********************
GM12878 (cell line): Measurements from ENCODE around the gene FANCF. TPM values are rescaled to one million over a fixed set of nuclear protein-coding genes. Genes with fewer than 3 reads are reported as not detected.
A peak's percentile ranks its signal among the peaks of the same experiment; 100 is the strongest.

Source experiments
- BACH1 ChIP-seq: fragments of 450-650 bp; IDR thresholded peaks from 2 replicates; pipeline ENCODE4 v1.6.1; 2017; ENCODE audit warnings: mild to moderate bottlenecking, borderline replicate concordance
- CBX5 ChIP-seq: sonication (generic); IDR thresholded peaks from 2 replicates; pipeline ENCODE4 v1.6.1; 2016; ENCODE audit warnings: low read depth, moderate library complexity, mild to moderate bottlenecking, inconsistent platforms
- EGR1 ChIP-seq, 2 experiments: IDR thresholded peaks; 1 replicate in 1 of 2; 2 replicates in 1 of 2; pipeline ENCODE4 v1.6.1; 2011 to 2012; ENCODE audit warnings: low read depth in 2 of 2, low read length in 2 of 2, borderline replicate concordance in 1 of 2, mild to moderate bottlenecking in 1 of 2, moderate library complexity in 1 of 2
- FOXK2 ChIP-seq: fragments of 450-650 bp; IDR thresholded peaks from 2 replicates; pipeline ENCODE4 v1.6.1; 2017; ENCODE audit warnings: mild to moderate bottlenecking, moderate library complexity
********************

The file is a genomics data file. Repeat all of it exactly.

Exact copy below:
GM12878 (cell line): Measurements from ENCODE around the gene FANCF. TPM values are rescaled to one million over a fixed set of nuclear protein-coding genes. Genes with fewer than 3 reads are reported as not detected.
A peak's percentile ranks its signal among the peaks of the same experiment; 100 is the strongest.

Source experiments
- BACH1 ChIP-seq: fragments of 450-650 bp; IDR thresholded peaks from 2 replicates; pipeline ENCODE4 v1.6.1; 2017; ENCODE audit warnings: mild to moderate bottlenecking, borderline replicate concordance
- CBX5 ChIP-seq: sonication (generic); IDR thresholded peaks from 2 replicates; pipeline ENCODE4 v1.6.1; 2016; ENCODE audit warnings: low read depth, moderate library complexity, mild to moderate bottlenecking, inconsistent platforms
- EGR1 ChIP-seq, 2 experiments: IDR thresholded peaks; 1 replicate in 1 of 2; 2 replicates in 1 of 2; pipeline ENCODE4 v1.6.1; 2011 to 2012; ENCODE audit warnings: low read depth in 2 of 2, low read length in 2 of 2, borderline replicate concordance in 1 of 2, mild to moderate bottlenecking in 1 of 2, moderate library complexity in 1 of 2
- FOXK2 ChIP-seq: fragments of 450-650 bp; IDR thresholded peaks from 2 replicates; pipeline ENCODE4 v1.6.1; 2017; ENCODE audit warnings: mild to moderate bottlenecking, moderate library complexity